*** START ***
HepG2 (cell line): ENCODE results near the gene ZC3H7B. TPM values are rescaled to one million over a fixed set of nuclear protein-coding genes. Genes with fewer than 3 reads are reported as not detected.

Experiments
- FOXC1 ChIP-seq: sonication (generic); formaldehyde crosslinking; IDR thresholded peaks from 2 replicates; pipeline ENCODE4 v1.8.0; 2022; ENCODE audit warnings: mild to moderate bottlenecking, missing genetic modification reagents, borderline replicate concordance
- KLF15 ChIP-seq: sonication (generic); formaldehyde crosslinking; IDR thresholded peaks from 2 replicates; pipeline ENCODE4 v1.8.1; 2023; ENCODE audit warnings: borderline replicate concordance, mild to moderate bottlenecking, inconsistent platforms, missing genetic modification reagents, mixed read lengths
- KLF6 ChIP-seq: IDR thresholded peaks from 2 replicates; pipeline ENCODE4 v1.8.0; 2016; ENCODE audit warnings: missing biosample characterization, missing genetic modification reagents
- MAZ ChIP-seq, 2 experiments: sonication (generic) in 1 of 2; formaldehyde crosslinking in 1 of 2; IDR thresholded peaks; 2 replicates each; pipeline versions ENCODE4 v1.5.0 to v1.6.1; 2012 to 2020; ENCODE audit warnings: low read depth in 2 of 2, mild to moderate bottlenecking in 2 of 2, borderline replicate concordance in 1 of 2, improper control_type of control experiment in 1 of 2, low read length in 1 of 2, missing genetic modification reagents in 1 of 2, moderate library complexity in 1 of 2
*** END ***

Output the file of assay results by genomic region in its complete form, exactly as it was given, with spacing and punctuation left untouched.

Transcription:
HepG2 (cell line): ENCODE results near the gene ZC3H7B. TPM values are rescaled to one million over a fixed set of nuclear protein-coding genes. Genes with fewer than 3 reads are reported as not detected.

Experiments
- FOXC1 ChIP-seq: sonication (generic); formaldehyde crosslinking; IDR thresholded peaks from 2 replicates; pipeline ENCODE4 v1.8.0; 2022; ENCODE audit warnings: mild to moderate bottlenecking, missing genetic modification reagents, borderline replicate concordance
- KLF15 ChIP-seq: sonication (generic); formaldehyde crosslinking; IDR thresholded peaks from 2 replicates; pipeline ENCODE4 v1.8.1; 2023; ENCODE audit warnings: borderline replicate concordance, mild to moderate bottlenecking, inconsistent platforms, missing genetic modification reagents, mixed read lengths
- KLF6 ChIP-seq: IDR thresholded peaks from 2 replicates; pipeline ENCODE4 v1.8.0; 2016; ENCODE audit warnings: missing biosample characterization, missing genetic modification reagents
- MAZ ChIP-seq, 2 experiments: sonication (generic) in 1 of 2; formaldehyde crosslinking in 1 of 2; IDR thresholded peaks; 2 replicates each; pipeline versions ENCODE4 v1.5.0 to v1.6.1; 2012 to 2020; ENCODE audit warnings: low read depth in 2 of 2, mild to moderate bottlenecking in 2 of 2, borderline replicate concordance in 1 of 2, improper control_type of control experiment in 1 of 2, low read length in 1 of 2, missing genetic modification reagents in 1 of 2, moderate library complexity in 1 of 2